The Giving Tree by Shel Silverstein is a tender story, alive with both sorrow and happiness. With its simple line drawings and almost lyrical writing it makes its reader stop and think about what it truly means to love someone.
There is a tree, and she loves a little boy. Every day the boy will come and play, he will make a crown of her leaves and pretend to be king of the forest. He will swing in her branches, eat apples, and when he gets tired he will rest in her shade. But things change, and people grow up, and as time passes the little boy comes by less and less. Now when he visits the tree it is to complain, or ask for something. The tree gives all she can, her apples to sell when he demands money, her branches so he can build a house, everything she has until she can give no more. When she is nothing but a stump and the boy returns as an old man she is sorry, for she thinks she has nothing left for him. Sometimes though, the things to be desired most are not in a form that we can quantify, and as long as you care for someone you have the most important things left to give-love and the simple act of companionship.
Interpretation of The Giving Tree
It never ceases to amaze me just how much animosity people have towards this story. Its meaning has been dissected to the point of over-interpretation and there is so much controversial opinions swirling around it. People feel its sexist-that the tree being a female and giving everything she has to the boy until she is nothing but a stump that he sits on represents gender inequality. Some feel that Shel Silverstein pushes a terrible message onto our children, urging them to take advantage of the ones that love them and act selfishly. Everyone is entitled to their opinions, and it is not for me to say who is right and who is wrong, I can only present my own feelings.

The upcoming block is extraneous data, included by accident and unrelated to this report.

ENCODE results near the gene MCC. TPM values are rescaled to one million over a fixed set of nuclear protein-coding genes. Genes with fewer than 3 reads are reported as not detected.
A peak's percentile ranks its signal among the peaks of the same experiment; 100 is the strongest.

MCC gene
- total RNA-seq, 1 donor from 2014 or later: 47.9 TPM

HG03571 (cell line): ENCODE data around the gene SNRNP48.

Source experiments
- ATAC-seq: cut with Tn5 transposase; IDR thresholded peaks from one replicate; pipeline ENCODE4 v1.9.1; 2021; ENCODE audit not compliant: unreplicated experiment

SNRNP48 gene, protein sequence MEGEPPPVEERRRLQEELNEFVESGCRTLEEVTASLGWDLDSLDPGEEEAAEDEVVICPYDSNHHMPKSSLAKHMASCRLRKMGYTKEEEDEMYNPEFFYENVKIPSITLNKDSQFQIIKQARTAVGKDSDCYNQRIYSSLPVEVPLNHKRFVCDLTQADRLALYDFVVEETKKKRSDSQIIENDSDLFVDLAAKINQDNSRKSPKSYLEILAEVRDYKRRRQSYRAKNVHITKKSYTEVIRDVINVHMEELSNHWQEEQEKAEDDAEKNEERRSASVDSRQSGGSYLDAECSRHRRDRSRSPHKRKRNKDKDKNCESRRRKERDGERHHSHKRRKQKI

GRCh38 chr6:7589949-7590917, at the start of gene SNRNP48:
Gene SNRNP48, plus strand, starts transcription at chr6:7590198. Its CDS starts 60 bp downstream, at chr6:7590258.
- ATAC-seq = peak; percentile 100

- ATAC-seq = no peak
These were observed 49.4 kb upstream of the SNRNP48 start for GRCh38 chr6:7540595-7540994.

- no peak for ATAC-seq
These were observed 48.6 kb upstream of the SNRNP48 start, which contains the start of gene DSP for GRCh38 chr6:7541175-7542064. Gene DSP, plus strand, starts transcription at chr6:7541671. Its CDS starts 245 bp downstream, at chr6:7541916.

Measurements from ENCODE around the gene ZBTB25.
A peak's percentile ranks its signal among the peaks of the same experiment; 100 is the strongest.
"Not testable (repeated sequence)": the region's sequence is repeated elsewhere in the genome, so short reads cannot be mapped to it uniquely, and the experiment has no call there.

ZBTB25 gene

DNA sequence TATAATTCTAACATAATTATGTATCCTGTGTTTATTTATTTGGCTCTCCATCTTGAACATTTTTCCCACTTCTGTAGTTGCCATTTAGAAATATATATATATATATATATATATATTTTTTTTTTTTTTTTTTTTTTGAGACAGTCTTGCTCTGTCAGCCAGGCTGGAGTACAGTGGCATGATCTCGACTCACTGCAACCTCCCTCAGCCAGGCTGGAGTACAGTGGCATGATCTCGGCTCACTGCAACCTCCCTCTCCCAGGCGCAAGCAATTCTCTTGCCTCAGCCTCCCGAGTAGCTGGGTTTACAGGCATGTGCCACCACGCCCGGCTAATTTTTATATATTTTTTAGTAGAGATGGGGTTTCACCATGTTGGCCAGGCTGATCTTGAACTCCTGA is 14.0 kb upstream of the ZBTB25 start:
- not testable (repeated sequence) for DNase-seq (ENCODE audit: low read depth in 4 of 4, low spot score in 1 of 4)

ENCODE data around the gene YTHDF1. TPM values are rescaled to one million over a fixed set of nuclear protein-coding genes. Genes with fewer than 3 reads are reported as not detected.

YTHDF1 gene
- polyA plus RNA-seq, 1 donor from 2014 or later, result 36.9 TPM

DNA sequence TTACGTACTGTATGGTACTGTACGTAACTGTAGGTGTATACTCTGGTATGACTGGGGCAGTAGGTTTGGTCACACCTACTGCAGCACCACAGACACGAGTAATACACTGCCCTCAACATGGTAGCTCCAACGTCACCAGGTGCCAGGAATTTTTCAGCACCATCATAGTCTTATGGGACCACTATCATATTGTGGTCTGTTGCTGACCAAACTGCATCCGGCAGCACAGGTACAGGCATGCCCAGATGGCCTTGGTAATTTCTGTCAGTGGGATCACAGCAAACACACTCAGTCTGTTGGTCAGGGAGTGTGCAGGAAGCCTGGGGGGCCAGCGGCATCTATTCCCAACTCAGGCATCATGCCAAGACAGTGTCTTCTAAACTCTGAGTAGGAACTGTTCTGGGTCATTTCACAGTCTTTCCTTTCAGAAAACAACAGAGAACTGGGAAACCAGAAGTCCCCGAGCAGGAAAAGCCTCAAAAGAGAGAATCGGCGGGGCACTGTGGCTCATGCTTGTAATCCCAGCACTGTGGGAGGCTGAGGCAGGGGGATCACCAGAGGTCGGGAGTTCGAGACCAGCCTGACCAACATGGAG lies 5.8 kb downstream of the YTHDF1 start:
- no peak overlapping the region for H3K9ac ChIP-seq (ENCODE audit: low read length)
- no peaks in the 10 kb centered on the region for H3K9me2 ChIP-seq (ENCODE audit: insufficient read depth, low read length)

I do not think that this story is meant to teach children about just sharing. I think its meaning runs much deeper than that. I think it is meant to evoke certain emotion in its readers, which they can than think about and learn from. The way most children react at the end of The Giving Tree-they are upset, or saddened by the ending. They are not getting the message that they should go out and act like the boy does, instead they ask ‘why?’ The Giving Tree is powerful in that whether or not children are okay with the ending, it is such a thought provoking book for them.
Do We Recommend The Giving Tree?
I would recommend it, despite the controversy. I think it is a lovely tale, albeit a sad one, but lovely none the less. I do not think it will press a negative message onto children, I think that it will raise their awareness about what it means to love someone, and the hardships that sometimes come with it.